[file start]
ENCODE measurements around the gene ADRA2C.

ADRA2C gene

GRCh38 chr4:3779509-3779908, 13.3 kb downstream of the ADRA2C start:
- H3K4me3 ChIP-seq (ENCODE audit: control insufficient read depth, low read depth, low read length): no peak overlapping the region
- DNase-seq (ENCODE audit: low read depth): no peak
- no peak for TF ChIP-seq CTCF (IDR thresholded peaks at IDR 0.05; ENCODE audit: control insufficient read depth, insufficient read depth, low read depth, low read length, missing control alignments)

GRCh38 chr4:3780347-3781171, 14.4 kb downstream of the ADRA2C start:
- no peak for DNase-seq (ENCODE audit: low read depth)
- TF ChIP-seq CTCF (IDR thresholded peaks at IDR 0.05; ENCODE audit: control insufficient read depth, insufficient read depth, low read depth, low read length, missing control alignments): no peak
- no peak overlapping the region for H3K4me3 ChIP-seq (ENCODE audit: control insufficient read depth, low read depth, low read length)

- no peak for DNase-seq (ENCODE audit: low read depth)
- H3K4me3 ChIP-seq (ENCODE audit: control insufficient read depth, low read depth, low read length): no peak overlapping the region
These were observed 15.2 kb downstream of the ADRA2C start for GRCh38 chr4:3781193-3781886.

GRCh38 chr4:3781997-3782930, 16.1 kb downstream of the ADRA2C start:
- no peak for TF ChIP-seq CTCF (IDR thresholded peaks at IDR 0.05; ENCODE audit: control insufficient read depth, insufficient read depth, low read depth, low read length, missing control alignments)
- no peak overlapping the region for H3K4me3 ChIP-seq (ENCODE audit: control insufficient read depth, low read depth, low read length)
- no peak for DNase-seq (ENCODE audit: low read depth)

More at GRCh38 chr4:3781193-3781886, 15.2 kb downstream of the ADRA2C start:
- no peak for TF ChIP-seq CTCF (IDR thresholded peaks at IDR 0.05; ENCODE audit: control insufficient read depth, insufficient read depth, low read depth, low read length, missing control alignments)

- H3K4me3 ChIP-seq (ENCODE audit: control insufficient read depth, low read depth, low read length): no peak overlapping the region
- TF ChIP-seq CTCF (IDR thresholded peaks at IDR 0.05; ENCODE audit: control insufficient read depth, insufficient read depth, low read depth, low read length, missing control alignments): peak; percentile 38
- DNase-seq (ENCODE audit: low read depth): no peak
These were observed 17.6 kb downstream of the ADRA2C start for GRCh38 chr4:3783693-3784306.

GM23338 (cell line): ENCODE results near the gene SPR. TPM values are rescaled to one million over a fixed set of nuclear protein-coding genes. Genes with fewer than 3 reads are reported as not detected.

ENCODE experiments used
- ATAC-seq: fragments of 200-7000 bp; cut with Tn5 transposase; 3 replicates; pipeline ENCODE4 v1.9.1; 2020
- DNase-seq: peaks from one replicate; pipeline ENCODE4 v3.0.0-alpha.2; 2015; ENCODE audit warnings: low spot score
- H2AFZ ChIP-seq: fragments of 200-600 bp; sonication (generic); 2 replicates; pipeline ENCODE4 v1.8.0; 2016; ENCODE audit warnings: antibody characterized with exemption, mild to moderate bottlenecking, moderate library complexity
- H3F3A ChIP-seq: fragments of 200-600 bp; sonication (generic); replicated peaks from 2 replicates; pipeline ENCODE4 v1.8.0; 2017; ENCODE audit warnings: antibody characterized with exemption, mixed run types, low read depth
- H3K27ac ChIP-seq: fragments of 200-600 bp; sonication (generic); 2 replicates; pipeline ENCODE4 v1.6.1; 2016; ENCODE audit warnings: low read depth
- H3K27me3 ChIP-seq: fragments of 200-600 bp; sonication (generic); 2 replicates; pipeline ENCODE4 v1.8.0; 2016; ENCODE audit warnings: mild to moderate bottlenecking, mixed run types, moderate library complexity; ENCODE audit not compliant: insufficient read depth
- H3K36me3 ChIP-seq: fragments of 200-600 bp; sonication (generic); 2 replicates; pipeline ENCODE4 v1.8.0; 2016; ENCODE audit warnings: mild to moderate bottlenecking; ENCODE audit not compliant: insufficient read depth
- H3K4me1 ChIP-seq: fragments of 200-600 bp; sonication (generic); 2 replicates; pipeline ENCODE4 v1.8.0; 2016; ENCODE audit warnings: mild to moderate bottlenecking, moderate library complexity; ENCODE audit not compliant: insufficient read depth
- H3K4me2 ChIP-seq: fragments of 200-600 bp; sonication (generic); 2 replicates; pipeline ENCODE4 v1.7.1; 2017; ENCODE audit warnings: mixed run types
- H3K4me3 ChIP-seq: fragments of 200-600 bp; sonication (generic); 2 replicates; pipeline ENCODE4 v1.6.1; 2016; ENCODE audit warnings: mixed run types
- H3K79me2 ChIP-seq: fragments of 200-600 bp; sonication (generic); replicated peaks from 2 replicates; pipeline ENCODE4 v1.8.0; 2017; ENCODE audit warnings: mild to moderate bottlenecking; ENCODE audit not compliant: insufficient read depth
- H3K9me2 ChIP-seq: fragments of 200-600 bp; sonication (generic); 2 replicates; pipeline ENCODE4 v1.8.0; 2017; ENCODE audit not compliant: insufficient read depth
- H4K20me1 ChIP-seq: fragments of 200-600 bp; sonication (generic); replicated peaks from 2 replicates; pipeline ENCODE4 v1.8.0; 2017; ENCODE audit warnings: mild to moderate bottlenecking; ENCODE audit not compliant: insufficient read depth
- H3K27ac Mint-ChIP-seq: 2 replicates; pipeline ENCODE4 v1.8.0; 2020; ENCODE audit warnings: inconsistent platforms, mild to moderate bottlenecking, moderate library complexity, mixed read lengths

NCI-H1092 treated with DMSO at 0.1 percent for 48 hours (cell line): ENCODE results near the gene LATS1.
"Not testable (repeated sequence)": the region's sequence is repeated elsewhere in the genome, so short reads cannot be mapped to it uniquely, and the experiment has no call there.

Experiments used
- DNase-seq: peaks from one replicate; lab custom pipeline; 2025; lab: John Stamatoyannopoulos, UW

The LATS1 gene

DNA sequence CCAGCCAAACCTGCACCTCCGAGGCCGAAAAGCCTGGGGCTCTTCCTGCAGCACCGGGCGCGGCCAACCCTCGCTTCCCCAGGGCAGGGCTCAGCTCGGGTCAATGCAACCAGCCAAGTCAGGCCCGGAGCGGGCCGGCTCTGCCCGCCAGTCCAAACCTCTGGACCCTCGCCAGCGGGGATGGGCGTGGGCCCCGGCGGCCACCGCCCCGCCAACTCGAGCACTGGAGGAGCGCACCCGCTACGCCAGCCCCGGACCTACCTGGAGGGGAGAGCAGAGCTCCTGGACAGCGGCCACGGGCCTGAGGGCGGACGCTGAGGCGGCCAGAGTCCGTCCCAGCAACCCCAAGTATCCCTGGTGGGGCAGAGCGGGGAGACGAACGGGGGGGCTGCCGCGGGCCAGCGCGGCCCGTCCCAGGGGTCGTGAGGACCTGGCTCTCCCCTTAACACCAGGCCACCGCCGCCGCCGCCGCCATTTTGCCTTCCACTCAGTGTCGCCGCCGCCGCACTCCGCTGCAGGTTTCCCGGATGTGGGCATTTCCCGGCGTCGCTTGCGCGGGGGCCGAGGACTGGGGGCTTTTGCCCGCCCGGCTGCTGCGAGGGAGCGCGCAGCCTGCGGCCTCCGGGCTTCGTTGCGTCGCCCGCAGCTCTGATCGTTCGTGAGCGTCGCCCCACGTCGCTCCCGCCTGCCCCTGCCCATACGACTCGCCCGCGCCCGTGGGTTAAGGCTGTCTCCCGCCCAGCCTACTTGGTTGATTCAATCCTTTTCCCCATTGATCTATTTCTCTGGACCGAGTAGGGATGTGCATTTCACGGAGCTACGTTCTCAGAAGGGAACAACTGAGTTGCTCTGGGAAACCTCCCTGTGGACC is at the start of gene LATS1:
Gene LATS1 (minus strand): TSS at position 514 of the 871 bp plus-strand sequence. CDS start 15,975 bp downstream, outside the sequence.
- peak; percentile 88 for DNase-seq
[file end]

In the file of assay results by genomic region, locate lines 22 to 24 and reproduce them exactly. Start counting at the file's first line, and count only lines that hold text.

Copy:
- DNase-seq (ENCODE audit: low read depth): no peak
These were observed 17.6 kb downstream of the ADRA2C start for GRCh38 chr4:3783693-3784306.

GM23338 (cell line): ENCODE results near the gene SPR. TPM values are rescaled to one million over a fixed set of nuclear protein-coding genes. Genes with fewer than 3 reads are reported as not detected.